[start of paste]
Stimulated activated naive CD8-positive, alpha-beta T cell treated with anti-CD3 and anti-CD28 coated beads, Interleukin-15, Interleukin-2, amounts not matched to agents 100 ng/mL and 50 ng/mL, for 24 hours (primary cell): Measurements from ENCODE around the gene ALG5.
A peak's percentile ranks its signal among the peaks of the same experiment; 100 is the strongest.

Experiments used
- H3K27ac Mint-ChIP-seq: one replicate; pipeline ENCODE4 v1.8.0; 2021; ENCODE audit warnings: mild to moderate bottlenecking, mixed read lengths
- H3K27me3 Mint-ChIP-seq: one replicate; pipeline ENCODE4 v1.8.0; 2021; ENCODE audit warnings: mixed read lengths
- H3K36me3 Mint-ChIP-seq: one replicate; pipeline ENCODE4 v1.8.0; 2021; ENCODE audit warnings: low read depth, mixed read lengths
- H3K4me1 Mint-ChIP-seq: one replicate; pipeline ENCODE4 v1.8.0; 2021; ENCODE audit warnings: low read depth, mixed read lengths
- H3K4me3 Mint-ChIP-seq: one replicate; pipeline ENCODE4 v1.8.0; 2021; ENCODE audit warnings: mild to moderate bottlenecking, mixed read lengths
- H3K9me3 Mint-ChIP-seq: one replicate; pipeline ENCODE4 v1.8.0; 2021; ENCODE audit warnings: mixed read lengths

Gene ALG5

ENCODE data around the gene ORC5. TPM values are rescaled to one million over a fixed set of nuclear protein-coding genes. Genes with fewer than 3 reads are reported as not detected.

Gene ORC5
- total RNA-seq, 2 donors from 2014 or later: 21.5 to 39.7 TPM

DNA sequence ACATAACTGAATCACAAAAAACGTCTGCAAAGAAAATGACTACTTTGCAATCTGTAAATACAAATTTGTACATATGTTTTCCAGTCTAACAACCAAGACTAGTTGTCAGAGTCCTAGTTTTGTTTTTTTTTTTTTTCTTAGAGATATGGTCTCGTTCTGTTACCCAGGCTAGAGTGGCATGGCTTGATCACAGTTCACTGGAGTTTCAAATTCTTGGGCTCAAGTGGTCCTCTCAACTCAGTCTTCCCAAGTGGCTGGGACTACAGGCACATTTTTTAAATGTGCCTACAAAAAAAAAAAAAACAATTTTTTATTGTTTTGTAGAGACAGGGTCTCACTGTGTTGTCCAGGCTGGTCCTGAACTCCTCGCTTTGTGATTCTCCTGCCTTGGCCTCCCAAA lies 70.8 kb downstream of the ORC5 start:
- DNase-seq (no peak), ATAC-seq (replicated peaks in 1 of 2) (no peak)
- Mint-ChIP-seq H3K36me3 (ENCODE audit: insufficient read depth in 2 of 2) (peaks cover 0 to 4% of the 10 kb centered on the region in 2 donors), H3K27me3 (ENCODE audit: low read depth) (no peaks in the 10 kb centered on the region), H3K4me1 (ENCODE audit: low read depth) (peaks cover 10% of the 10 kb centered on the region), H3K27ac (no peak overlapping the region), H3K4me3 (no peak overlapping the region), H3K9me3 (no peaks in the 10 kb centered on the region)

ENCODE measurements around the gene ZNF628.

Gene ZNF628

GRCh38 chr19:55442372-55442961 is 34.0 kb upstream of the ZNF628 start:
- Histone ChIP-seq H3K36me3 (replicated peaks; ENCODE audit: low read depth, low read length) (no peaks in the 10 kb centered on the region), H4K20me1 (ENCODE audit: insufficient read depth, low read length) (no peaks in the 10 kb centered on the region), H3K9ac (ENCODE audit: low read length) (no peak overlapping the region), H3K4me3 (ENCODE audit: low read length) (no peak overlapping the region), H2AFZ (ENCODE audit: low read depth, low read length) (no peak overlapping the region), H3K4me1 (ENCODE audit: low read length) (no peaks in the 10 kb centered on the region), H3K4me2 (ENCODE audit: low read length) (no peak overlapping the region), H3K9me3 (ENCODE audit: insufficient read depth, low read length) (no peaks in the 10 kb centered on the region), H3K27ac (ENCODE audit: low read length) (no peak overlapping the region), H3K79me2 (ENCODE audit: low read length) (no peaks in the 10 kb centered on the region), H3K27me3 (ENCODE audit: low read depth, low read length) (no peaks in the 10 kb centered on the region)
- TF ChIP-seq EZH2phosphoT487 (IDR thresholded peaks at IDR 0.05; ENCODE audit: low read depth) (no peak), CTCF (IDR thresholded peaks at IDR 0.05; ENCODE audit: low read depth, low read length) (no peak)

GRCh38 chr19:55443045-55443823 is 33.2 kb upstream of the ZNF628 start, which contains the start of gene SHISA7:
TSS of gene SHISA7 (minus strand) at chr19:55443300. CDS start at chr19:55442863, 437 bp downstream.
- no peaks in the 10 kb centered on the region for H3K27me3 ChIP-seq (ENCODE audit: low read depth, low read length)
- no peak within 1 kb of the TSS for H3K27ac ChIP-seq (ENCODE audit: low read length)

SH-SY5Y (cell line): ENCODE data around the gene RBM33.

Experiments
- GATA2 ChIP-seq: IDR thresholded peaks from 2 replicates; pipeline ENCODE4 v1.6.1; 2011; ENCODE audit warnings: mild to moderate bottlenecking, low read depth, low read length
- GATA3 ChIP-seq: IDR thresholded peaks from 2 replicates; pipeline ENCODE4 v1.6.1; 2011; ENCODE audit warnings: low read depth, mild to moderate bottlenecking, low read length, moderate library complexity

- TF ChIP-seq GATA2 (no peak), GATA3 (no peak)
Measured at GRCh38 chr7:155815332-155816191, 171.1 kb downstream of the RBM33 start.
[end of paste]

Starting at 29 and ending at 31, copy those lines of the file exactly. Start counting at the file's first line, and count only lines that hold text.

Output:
- GATA3 ChIP-seq: IDR thresholded peaks from 2 replicates; pipeline ENCODE4 v1.6.1; 2011; ENCODE audit warnings: low read depth, mild to moderate bottlenecking, low read length, moderate library complexity

- TF ChIP-seq GATA2 (no peak), GATA3 (no peak)
Measured at GRCh38 chr7:155815332-155816191, 171.1 kb downstream of the RBM33 start.